UMG Monte 16 13 Dumfries

After leaving Paisley we had a short night time run to Dumfries where we made our first overnight stop. The Historique guys had no such luxury heading straight down the motorway to a distant Dover. A good selection of the Classique cars can been seen in this shot getting ready to leave Dumfries.Behind my Swedish co driver Per Jonsson (in his fetching yellow coat) is the Dutch Derby Bentley 3.5 litre of Robert van Rheenan. Behind him is the rapid little Austin A35 of Fiona and Richard Lamotte. On the right Ian Glass and Nick Ward fettle “The Tortoise”, Ian’s Ford Popular.

UMG Monte 16 14 Croft Dad

From Dumfries the route took us over the border into Cumbria and then over the Pennines to Croft Motor Circuit near Darlington. There I had a pleasant surprise, my father having driven down from Northumberland to see how we were getting on.

UMG Monte Carlo Rally 2016 - Croft Circuit 5

Here we are leaving the pits for a few laps of the circuit

UMG Monte 16 Croft 2 on track

I believe this was the first time that UMG 662 had been on a motor circuit since it raced at Silverstone in the 1953 Daily Express Production Touring Car race (3rd in class!).

UMG Monte Carlo Rally 2016 - Croft Circuit 2

Coming down the pit straight with a Standard in pursuit.

UMG 662 Silverstone 1953

The last time UMG 662 was on track – The Daily Express Production Touring Car Race, Silverstone 1953

UMG Monte 16 16 M25 Dartford

Some unwelcome news at Croft was that the ferry we were due to take overnight from Hull to Zeebrugge had been cancelled. Alternative arrangements were put in place but entailed a long slog down the A1 to Folkestone and the Channel Tunnel. Unfortunately we arrived on the M25 at rush hour with traffic over the Dartford Crossing held up by high winds. We ended up sitting in traffic for over an hour. Much to our relief UMG 662 did not over heat.

UMG Monte 16 17 Chunnel

Since leaving Croft we had not seen any of the other rally cars. It was therefore a pleasant surprise to find ourselves behind the splendid Ford Zodiac of Terry Mower and Nick Green for the short Chunnel journey to France where we arrived after midnight.

UMG 662 Monte Carlo Rally 1954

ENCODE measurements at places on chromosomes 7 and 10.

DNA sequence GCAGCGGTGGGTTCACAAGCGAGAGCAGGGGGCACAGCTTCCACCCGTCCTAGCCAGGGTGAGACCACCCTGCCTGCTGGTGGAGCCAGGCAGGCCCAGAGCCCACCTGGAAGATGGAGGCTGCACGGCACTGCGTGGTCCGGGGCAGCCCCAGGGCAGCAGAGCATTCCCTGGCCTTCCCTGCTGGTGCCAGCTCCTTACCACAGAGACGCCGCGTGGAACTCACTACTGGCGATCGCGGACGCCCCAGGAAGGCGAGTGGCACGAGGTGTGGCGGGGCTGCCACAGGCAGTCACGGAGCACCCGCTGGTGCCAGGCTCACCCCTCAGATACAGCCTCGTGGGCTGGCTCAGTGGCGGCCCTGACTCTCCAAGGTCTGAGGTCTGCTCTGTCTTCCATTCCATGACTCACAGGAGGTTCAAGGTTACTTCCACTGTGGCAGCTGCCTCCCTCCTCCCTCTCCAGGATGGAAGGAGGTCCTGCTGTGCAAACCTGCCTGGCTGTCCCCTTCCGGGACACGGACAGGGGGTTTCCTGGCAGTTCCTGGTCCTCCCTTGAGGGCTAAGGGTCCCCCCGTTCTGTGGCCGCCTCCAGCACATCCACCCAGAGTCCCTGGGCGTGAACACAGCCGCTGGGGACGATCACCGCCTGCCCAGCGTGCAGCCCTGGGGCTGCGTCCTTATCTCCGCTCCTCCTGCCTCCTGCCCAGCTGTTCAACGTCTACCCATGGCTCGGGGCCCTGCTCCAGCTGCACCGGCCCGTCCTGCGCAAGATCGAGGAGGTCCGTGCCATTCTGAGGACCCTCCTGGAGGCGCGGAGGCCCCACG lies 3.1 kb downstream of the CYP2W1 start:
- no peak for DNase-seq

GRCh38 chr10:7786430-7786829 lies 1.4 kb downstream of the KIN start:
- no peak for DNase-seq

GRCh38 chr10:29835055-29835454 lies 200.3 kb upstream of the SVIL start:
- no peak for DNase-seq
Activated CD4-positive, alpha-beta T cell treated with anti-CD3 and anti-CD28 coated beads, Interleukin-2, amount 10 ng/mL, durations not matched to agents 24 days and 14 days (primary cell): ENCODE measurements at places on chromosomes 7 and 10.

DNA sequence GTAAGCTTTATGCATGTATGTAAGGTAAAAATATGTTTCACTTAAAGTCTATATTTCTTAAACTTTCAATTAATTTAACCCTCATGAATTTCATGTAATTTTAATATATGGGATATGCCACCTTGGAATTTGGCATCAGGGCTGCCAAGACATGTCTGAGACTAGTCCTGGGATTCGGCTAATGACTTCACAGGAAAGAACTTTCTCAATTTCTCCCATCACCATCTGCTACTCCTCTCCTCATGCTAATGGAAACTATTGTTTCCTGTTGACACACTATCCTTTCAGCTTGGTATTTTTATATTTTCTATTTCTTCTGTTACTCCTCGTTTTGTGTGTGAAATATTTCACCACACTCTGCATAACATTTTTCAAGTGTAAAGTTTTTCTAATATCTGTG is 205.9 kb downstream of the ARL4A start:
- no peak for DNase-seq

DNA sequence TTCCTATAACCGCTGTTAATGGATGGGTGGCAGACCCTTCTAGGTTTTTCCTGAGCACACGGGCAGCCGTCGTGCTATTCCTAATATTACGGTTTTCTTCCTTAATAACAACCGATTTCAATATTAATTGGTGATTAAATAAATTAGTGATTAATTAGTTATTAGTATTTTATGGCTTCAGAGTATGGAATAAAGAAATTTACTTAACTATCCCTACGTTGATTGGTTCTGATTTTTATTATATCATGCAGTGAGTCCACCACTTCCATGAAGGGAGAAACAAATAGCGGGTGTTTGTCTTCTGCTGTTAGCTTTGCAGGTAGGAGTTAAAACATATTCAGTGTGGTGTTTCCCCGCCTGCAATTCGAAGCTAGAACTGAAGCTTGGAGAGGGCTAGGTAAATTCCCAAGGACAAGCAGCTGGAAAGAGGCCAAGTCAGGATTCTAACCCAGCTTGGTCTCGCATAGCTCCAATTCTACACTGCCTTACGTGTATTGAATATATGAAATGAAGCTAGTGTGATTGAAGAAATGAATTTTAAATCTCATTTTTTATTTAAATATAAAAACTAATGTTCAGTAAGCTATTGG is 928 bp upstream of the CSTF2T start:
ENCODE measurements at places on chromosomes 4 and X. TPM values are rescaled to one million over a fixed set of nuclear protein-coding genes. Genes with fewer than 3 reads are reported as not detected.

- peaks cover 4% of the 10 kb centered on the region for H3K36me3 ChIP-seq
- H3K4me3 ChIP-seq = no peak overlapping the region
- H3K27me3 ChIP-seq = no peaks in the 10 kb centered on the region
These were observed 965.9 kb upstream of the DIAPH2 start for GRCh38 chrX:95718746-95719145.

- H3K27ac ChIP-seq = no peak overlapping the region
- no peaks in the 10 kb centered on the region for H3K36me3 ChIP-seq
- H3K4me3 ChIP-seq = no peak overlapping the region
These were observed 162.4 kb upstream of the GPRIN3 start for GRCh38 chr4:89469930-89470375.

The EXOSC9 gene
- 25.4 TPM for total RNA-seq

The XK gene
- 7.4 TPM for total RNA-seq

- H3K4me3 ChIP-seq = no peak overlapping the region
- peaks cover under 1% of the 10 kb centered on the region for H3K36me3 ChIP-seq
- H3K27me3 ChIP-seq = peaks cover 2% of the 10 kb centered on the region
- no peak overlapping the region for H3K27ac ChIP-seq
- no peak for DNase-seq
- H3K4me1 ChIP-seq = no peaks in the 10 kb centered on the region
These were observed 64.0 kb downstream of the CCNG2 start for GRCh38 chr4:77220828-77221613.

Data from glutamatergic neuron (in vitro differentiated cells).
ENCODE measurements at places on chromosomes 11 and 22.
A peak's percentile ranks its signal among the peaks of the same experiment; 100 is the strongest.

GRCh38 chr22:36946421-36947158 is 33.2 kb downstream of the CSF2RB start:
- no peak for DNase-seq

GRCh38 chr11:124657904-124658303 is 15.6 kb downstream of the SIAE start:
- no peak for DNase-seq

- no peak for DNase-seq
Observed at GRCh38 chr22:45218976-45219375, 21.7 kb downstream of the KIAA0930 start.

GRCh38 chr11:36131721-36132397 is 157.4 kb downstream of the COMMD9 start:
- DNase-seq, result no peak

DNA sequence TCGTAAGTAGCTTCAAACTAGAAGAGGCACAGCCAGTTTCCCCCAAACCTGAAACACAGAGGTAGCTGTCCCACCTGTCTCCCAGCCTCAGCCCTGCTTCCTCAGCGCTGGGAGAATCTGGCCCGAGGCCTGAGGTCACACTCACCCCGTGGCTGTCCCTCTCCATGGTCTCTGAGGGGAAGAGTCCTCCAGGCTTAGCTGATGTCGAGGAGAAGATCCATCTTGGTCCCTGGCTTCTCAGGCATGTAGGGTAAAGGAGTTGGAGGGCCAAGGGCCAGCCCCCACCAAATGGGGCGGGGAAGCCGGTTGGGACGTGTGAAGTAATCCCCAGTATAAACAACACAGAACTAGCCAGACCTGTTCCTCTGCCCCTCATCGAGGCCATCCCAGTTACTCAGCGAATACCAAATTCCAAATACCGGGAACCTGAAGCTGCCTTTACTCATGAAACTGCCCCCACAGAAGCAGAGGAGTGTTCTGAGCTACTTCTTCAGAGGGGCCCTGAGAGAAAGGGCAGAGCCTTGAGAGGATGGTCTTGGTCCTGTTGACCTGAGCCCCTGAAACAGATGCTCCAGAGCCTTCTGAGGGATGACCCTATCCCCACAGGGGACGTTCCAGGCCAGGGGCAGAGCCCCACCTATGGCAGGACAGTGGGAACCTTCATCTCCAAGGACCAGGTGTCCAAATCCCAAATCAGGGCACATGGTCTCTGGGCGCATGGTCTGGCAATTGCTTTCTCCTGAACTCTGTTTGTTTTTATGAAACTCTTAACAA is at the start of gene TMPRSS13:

In a way it was good to just cross the Channel near Dover rather than take the ferry from Hull. It was more in keeping with what the UK crews did in the past. Here is UMG 662 being checked aboard the ferry at Dover on its way to France on the Monte in 1954

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The British Grand Prix was another thrilling race in what has turned out to be a classic season. Although it might lack the glamour of Monaco or the first rate facilities of Abu Dhabi and the other new circuits, Silverstone more than makes up for such deficiencies with the passion of the 120,000 fans who make the pilgrimage to Northamptonshire every year. All the British drivers, including Max Chilton labouring at the back of the pack, received loud applause every time they went past the packed grandstands. And foreign drivers received sporting applause when their conduct merited it. In the end the fans got what they wanted, a British victory. Although the mechanical failure which robbed Rosberg finish handed the race to Hamilton, I think the fans would have preferred to have seen him take the lead following an overtaking manoeuvre. Instead, for thrilling overtaking and racing the fans had to look to Alonso and Vettel who battled it out wheel to wheel for many laps. Bottas also drove magnificently, finishing second having started 16th. Ultimately though it is Hamilton who will be happiest with today’s result as it now leaves him just four points behind Rosberg in the race for the championship.

Below, Hamilton crosses the line and takes the chequered flag for only his second British Grand Prix victory.

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Below, the top three on the podium face the ecstatic British fans. Bottas received his second place trophy from the legendary John Surtees who was celebrating the 50th anniversary of his world championship with Ferrari. Incidentally, as noted below (“Dinner with Emerson Fittipaldi”), the famous British Grand Prix Gold cup was at Silverstone to be presented to the winner. However all Lewis got was a horrible plasticky trophy based on sponsor Santander’s logo. He had the good taste to show his disgust and ask “Where is the gold cup? ” Where indeed?

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After a gripping qualifying session in the rain yesterday the sun is shining at Silverstone for the 50th British Grand Prix held at this famous old Northamptonshire circuit. To celebrate that anniversary some of the stars from the past were out demonstrating some lovely old cars.

Below, Damon Hill driving his father Graham’s Lotus 49.

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Below, Adrian Newey driving the UTP March followed by Emerson Fittipaldi in his McLaren M23. Behind him is the McLaren of James Hunt.

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A couple of weeks ago I went to Silverstone for the annual MG Car Club meeting. In between the races, a couple of demonstration laps by a rather special MG 3 caught peoples’ attention. The MG 3 has been out for about a year now and is selling relatively well given the current low profile of the company. It’s won plaudits from the critics for its fine handling and bargain price ( fully loaded its about £10,000). However, for the enthusiastic driver it has lacked one crucial ingredient-poke. In China the car is now available with a turbocharger but that option is not available as yet in the UK. The car paraded at Silverstone was a one-off race car. It’d been assembled by a skunk group at MG in Longbridge with money from the marketing team in China. They clearly wanted something sporty to show the press back home. The boys at Longbridge certainly did a fine job. The car was prepared and driven at Silverstone by MG’s engineering workshop manager. I had a good chat with him. He hoped that interest in the car might lead MG to prepare similar cars for a race series (like the old MGF Trophy) and also kits for owners to modify their own cars. Sounds appealing to me!